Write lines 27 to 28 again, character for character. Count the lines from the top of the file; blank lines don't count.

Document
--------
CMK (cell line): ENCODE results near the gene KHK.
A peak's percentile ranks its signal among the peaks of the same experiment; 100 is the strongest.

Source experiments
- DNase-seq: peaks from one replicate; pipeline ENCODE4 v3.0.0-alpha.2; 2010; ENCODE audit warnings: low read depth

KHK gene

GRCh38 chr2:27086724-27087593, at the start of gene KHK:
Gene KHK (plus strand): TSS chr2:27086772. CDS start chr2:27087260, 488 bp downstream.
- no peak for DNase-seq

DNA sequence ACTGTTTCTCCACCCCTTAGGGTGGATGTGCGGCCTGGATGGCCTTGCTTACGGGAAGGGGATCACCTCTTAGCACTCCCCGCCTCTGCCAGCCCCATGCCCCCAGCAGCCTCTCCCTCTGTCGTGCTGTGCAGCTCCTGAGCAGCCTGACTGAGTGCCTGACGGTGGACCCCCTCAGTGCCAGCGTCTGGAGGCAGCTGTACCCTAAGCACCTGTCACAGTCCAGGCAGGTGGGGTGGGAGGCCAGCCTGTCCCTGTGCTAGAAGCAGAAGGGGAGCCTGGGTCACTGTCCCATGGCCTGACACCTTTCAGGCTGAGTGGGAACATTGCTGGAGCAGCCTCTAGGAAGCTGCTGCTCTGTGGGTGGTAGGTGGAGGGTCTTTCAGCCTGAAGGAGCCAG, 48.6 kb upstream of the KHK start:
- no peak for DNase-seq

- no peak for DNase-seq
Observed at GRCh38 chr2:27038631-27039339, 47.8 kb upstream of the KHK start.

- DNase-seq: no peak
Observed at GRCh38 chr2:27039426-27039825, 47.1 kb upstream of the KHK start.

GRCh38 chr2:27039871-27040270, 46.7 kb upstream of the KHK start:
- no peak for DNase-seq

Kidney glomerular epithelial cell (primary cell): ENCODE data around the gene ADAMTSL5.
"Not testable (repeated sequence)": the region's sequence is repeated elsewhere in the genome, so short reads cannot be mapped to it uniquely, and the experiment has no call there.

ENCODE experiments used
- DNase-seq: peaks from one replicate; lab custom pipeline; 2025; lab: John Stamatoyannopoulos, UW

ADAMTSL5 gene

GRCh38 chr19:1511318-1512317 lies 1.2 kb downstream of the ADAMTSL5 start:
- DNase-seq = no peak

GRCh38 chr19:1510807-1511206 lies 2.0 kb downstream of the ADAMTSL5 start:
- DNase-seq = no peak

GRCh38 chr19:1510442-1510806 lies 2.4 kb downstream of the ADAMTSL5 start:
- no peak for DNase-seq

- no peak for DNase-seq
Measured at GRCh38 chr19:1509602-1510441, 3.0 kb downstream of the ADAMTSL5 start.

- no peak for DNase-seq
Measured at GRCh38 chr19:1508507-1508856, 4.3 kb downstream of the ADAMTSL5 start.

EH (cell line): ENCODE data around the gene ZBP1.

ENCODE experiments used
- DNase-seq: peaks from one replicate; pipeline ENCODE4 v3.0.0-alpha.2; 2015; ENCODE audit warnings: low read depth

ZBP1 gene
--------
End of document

- no peak for DNase-seq

- no peak for DNase-seq